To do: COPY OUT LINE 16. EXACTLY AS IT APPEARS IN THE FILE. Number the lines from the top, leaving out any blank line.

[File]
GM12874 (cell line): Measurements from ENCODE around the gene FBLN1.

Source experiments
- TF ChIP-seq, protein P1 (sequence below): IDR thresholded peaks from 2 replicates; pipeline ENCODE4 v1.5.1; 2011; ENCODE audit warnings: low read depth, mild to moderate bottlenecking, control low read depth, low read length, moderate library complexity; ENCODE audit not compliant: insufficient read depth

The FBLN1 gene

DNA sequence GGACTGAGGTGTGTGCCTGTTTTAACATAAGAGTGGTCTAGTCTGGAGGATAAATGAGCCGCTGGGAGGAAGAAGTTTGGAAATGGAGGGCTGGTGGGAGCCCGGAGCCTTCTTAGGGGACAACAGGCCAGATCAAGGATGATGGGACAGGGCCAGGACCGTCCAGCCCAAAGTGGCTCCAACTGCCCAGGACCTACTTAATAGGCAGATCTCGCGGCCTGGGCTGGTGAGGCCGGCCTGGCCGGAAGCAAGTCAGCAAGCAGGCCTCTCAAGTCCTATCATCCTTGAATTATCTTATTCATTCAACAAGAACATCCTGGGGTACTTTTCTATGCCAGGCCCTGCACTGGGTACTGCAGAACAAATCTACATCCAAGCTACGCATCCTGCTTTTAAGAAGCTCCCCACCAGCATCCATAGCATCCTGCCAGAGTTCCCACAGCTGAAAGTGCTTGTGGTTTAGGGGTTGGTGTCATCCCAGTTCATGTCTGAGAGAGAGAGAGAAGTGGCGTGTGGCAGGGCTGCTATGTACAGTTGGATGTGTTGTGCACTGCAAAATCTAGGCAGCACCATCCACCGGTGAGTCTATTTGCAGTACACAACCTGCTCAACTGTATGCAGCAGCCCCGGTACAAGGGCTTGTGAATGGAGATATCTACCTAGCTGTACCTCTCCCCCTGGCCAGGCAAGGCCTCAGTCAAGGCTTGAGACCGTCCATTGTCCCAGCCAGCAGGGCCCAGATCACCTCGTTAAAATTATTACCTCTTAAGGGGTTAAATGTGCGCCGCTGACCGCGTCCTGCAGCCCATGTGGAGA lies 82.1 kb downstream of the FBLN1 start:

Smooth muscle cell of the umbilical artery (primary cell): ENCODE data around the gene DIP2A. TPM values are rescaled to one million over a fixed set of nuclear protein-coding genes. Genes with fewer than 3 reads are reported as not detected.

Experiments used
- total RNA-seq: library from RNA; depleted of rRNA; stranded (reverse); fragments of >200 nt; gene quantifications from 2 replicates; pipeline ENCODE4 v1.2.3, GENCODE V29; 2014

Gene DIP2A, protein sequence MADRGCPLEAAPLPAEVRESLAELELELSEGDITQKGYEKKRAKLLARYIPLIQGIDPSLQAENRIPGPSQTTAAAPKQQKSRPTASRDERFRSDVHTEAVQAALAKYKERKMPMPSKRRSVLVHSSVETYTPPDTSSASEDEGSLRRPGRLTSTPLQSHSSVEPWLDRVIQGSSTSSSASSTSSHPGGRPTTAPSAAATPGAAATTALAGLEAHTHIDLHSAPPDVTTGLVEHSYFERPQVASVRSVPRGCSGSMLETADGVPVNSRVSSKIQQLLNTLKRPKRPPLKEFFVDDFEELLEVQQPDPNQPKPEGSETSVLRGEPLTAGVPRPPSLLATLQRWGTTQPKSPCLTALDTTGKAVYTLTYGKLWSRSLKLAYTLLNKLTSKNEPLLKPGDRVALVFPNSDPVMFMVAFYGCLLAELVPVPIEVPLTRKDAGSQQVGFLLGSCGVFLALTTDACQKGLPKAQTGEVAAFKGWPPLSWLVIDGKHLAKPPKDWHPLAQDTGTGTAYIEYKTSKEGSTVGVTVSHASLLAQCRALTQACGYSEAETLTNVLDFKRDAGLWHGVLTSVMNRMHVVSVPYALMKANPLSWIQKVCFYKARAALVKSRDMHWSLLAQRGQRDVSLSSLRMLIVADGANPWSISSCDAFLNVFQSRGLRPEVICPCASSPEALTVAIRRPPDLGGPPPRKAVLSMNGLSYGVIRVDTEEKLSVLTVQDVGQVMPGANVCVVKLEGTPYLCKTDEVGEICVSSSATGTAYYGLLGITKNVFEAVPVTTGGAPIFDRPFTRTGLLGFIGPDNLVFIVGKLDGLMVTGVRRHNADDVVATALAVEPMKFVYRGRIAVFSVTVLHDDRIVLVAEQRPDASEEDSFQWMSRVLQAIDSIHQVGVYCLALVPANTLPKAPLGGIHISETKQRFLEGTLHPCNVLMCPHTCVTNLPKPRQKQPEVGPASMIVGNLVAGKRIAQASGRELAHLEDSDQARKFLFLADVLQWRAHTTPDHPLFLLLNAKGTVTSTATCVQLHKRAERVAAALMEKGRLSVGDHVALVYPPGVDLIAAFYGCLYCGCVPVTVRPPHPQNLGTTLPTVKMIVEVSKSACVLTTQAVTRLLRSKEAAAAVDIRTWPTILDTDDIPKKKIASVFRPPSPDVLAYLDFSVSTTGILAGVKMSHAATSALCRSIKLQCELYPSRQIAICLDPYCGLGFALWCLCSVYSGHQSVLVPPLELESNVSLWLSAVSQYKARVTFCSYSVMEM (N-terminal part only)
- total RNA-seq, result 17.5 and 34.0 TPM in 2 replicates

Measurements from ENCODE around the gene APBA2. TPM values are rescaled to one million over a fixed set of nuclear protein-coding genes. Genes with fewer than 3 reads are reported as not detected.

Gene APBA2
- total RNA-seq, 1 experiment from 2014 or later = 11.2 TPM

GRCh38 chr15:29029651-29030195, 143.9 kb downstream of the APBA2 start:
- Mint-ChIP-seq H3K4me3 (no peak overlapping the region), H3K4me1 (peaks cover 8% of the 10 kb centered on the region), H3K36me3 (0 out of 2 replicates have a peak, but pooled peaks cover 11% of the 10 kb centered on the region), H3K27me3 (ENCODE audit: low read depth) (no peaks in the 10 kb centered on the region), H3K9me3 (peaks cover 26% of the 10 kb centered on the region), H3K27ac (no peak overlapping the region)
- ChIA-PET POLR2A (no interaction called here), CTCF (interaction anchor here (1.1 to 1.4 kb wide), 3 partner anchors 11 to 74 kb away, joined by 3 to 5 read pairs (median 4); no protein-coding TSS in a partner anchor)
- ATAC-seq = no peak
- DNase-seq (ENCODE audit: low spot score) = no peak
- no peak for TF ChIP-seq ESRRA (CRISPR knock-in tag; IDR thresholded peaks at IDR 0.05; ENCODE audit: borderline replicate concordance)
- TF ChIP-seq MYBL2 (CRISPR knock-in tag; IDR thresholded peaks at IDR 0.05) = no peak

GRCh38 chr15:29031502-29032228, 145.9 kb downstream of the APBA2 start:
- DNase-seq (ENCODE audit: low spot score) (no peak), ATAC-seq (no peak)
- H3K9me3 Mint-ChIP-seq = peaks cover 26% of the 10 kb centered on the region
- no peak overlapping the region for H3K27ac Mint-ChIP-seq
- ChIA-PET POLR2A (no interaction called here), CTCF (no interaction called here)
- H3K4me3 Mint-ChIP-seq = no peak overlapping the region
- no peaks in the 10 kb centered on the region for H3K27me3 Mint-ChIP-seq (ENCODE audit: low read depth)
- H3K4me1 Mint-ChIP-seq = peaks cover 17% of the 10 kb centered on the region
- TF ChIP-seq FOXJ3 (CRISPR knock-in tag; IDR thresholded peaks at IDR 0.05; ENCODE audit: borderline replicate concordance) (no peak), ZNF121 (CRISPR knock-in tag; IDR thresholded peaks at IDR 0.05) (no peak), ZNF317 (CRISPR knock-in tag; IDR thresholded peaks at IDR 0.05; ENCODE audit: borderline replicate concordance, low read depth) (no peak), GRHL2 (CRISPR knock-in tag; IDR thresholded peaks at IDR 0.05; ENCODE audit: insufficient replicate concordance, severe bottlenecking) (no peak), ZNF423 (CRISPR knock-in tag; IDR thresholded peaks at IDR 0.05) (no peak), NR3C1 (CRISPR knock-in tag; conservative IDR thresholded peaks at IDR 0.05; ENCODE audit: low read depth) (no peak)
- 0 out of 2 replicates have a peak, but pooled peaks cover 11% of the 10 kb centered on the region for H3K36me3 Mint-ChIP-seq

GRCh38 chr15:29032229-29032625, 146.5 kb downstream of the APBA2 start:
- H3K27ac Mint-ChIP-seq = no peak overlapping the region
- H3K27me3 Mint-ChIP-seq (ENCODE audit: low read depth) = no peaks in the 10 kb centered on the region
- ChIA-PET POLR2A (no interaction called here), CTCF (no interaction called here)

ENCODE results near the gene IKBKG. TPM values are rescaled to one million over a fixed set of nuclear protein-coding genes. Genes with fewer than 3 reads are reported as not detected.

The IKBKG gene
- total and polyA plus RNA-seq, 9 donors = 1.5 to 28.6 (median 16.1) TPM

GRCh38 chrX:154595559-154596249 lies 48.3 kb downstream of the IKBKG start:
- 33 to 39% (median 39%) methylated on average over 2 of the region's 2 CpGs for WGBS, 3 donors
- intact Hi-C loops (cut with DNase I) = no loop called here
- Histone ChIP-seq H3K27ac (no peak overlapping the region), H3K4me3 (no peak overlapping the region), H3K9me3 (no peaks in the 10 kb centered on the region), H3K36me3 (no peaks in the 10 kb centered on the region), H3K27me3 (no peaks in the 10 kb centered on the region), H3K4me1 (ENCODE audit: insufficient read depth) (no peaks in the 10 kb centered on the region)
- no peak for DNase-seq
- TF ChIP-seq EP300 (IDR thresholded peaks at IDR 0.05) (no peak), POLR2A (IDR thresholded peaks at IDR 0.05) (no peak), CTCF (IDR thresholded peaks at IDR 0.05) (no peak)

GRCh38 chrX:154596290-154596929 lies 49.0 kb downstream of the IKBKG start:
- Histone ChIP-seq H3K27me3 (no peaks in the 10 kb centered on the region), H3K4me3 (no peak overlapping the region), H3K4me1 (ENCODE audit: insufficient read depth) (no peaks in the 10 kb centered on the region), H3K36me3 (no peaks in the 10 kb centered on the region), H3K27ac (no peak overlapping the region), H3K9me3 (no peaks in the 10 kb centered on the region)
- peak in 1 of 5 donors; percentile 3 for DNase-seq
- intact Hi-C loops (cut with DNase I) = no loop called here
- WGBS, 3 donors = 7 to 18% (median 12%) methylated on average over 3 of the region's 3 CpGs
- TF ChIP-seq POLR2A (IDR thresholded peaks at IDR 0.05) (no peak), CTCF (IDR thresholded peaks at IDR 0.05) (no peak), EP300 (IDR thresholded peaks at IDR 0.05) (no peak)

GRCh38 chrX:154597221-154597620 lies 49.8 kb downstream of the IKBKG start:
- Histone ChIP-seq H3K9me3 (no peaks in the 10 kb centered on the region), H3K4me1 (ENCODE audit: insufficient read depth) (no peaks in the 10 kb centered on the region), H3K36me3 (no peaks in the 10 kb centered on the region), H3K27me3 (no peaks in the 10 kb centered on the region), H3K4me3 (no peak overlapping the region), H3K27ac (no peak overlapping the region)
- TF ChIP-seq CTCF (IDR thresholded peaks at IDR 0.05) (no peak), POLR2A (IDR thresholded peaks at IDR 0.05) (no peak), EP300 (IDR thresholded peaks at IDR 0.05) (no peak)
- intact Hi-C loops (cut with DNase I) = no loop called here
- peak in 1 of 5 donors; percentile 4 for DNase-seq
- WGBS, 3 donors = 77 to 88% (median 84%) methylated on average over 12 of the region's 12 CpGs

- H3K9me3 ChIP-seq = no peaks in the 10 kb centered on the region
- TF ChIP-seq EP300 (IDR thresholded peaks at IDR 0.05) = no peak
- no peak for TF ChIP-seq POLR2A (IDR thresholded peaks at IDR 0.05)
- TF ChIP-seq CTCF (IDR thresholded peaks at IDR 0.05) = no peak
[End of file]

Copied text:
- ChIA-PET POLR2A (no interaction called here), CTCF (interaction anchor here (1.1 to 1.4 kb wide), 3 partner anchors 11 to 74 kb away, joined by 3 to 5 read pairs (median 4); no protein-coding TSS in a partner anchor)